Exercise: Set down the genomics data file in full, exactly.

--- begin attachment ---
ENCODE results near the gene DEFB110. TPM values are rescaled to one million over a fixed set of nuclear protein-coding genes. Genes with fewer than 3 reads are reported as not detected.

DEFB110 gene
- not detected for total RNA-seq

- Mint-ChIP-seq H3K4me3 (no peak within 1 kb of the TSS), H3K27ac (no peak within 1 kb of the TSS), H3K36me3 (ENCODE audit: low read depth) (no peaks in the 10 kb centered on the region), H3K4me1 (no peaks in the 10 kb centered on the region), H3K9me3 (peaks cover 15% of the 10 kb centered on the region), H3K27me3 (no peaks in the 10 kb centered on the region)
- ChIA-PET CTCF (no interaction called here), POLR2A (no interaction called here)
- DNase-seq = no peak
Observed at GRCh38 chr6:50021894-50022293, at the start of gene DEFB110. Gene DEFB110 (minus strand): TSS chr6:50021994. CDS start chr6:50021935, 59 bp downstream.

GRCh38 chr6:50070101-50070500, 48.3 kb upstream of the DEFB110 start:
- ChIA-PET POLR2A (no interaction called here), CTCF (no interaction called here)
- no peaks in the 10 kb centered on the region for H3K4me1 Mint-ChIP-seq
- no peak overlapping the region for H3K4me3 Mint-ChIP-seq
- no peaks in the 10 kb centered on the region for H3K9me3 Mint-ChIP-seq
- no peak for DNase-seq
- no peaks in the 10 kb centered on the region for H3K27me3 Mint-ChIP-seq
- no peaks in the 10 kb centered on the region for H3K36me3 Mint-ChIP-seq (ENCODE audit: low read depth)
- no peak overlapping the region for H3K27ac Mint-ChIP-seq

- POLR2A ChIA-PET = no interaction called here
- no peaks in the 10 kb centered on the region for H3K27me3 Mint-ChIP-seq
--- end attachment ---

ENCODE results near the gene DEFB110. TPM values are rescaled to one million over a fixed set of nuclear protein-coding genes. Genes with fewer than 3 reads are reported as not detected.

DEFB110 gene
- not detected for total RNA-seq

- Mint-ChIP-seq H3K4me3 (no peak within 1 kb of the TSS), H3K27ac (no peak within 1 kb of the TSS), H3K36me3 (ENCODE audit: low read depth) (no peaks in the 10 kb centered on the region), H3K4me1 (no peaks in the 10 kb centered on the region), H3K9me3 (peaks cover 15% of the 10 kb centered on the region), H3K27me3 (no peaks in the 10 kb centered on the region)
- ChIA-PET CTCF (no interaction called here), POLR2A (no interaction called here)
- DNase-seq = no peak
Observed at GRCh38 chr6:50021894-50022293, at the start of gene DEFB110. Gene DEFB110 (minus strand): TSS chr6:50021994. CDS start chr6:50021935, 59 bp downstream.

GRCh38 chr6:50070101-50070500, 48.3 kb upstream of the DEFB110 start:
- ChIA-PET POLR2A (no interaction called here), CTCF (no interaction called here)
- no peaks in the 10 kb centered on the region for H3K4me1 Mint-ChIP-seq
- no peak overlapping the region for H3K4me3 Mint-ChIP-seq
- no peaks in the 10 kb centered on the region for H3K9me3 Mint-ChIP-seq
- no peak for DNase-seq
- no peaks in the 10 kb centered on the region for H3K27me3 Mint-ChIP-seq
- no peaks in the 10 kb centered on the region for H3K36me3 Mint-ChIP-seq (ENCODE audit: low read depth)
- no peak overlapping the region for H3K27ac Mint-ChIP-seq

- POLR2A ChIA-PET = no interaction called here
- no peaks in the 10 kb centered on the region for H3K27me3 Mint-ChIP-seq